Sex Lessons from Mom and Dad
Even when girls and boys get the same negative message about sex, girls seem to come out worse.
Many young people only get silence from their parents on the subject. But silence communicates: Sex is unmentionable, shameful.
Parents often worry that raising the subject will lead kids to have sex. Actually, when parents talk, their children are less likely to become sexually active, and more likely to behave responsibly.
“Don’t touch yourself there.” Another message linking sex and filthiness.
The advice doesn’t always work as hoped. Sex therapist Lonnie Barbach tells of one little girl who, “put that extraordinarily dirty place directly under the faucet of the tub in order to wash it more thoroughly and was pleasantly surprised to find that the water created a most intense sensation which culminated in orgasm.”
Other little girls aren’t so lucky.
Here’s the downside to the parental rebuke. Touching yourself is exactly what sex therapists advise when women have trouble achieving orgasm. Because they often don’t understand how their bodies work.
In fact, while parents may scold both boys and girls, the reproach seems to have a more negative impact on girls. Boys who don’t touch themselves, and who don’t have sex, will have wet dreams because their bodies need regular ejaculations to create fresh sperm. This clues boys in to how their bodies work.
Girls don’t always figure out how the clitoris works. It’s an organ that’s small and hidden, and girls’ bodies don’t force orgasms. Women can go their entire lives, having many babies, without ever experiencing one.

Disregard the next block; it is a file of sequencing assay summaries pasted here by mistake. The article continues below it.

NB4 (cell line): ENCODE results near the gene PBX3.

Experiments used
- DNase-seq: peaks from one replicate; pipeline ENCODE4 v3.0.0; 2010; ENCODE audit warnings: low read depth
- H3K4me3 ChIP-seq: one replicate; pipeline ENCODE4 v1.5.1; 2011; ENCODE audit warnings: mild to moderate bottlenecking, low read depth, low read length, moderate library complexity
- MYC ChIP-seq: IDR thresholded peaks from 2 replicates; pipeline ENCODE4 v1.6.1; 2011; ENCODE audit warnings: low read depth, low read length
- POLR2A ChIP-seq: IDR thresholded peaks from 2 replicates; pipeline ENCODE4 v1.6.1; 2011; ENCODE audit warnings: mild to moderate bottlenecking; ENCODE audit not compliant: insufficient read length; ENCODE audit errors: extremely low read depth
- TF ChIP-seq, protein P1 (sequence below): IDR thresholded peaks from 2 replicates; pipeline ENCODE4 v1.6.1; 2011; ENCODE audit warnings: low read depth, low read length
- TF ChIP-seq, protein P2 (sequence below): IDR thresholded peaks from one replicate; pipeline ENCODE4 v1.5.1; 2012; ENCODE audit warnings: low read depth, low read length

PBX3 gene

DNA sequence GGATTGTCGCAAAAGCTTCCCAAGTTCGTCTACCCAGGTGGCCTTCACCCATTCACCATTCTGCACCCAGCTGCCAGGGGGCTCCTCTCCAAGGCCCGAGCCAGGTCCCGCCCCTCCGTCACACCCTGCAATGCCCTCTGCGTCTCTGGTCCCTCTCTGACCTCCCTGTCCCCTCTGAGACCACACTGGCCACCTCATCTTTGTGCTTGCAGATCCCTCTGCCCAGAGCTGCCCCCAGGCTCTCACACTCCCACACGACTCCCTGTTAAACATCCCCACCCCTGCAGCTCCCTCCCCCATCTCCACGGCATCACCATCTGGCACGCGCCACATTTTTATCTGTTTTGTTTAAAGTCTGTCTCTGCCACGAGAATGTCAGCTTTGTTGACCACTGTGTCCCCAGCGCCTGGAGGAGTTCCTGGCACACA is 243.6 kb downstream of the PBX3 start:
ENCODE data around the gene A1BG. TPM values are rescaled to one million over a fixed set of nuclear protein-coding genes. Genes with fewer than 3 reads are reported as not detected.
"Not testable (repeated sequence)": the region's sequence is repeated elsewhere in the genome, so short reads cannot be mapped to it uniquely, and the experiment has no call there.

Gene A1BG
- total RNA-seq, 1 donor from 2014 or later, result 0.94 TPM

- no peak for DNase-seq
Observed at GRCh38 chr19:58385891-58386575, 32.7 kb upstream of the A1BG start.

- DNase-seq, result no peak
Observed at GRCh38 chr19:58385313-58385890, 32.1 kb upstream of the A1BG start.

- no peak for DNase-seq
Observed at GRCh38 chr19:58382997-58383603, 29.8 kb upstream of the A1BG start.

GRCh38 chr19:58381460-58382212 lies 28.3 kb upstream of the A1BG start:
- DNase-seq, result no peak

Most young men masturbate, but only half of young women do. Perhaps this is why.
But parents give boys more positive messages about sex, too. “Never waste a boner,” a male student volunteered when I asked what sorts of parental advice they’d heard.
Girls probably won’t hear anything remotely similar.
We’ve all heard how boys are told to sew their wild oats before marriage, while girls are encouraged to abstain. Some dads have even taken their daughters to “purity balls” and vowed “before God to cover my daughter as her authority and protection in the area of purity.” A little extreme. And the notion of “covering” a daughter seems a little creepy. But it reflects the larger society’s concern with girls’ “sexual cleanliness.”
Girls and boys get different messages on sexuality from parents. And even when they don’t, girls’ sexuality can be more damaged.
Posted on August 29, 2011, in feminism, gender, sex and sexuality, sexism, women and tagged feminism, gender, masturbation, motherhood, orgasm, sex and sexuality, sex education, sexism, sexuality, women. Bookmark the permalink. 9 Comments.